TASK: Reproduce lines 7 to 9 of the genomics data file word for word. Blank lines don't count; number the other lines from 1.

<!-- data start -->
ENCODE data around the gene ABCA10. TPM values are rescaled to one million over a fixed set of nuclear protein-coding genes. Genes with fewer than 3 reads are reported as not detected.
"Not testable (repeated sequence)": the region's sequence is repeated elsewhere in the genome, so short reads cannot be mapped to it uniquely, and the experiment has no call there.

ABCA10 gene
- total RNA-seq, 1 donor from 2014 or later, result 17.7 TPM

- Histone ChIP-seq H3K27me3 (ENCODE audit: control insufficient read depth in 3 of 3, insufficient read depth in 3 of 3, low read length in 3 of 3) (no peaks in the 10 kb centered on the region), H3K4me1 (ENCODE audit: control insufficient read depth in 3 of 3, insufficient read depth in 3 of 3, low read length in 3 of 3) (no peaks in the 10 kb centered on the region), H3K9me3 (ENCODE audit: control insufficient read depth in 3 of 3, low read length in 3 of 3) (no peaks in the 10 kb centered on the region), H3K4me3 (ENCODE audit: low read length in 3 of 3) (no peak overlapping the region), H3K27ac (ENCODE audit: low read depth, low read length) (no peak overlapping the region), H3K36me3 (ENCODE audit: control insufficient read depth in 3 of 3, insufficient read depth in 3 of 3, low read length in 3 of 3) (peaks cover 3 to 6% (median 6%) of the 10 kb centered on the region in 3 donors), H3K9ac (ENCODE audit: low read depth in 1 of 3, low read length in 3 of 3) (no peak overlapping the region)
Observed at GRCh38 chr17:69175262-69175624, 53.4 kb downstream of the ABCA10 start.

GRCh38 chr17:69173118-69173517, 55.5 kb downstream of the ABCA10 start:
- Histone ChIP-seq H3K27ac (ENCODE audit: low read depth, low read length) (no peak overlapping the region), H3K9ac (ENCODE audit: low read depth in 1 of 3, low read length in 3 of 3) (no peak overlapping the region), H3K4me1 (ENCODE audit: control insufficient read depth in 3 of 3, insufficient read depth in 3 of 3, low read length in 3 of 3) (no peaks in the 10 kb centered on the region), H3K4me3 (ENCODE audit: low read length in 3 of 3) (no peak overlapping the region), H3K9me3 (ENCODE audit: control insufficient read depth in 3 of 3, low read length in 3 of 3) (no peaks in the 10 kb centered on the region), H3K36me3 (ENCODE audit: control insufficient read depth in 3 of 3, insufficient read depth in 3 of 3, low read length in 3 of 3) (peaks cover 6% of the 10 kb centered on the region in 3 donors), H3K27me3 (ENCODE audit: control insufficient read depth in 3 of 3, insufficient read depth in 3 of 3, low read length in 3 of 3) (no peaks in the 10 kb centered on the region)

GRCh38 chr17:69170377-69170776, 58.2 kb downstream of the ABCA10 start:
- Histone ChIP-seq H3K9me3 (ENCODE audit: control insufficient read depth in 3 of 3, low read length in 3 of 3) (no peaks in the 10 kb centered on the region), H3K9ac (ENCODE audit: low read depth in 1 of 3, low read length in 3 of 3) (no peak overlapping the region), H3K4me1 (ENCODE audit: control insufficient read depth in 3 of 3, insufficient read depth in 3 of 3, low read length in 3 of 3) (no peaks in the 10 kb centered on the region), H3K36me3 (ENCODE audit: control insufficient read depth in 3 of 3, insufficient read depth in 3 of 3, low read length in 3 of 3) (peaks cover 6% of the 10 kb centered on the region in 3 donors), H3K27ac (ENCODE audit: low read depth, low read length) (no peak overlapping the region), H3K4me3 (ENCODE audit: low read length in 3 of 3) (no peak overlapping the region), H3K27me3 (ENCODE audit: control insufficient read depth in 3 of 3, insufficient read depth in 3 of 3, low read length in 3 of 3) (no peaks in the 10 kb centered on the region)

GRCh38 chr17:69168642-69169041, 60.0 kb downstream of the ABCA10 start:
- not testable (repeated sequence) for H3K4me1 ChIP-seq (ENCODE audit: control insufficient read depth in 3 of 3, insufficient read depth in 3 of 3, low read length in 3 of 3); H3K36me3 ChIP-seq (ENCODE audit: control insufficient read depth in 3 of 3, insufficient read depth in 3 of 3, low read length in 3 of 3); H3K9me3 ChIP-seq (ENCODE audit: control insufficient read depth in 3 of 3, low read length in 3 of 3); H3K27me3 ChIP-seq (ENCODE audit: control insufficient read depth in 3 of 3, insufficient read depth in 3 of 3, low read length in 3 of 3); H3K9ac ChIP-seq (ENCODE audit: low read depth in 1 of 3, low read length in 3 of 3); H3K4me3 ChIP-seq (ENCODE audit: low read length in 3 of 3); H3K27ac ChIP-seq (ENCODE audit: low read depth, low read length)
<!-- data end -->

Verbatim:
GRCh38 chr17:69173118-69173517, 55.5 kb downstream of the ABCA10 start:
- Histone ChIP-seq H3K27ac (ENCODE audit: low read depth, low read length) (no peak overlapping the region), H3K9ac (ENCODE audit: low read depth in 1 of 3, low read length in 3 of 3) (no peak overlapping the region), H3K4me1 (ENCODE audit: control insufficient read depth in 3 of 3, insufficient read depth in 3 of 3, low read length in 3 of 3) (no peaks in the 10 kb centered on the region), H3K4me3 (ENCODE audit: low read length in 3 of 3) (no peak overlapping the region), H3K9me3 (ENCODE audit: control insufficient read depth in 3 of 3, low read length in 3 of 3) (no peaks in the 10 kb centered on the region), H3K36me3 (ENCODE audit: control insufficient read depth in 3 of 3, insufficient read depth in 3 of 3, low read length in 3 of 3) (peaks cover 6% of the 10 kb centered on the region in 3 donors), H3K27me3 (ENCODE audit: control insufficient read depth in 3 of 3, insufficient read depth in 3 of 3, low read length in 3 of 3) (no peaks in the 10 kb centered on the region)

GRCh38 chr17:69170377-69170776, 58.2 kb downstream of the ABCA10 start: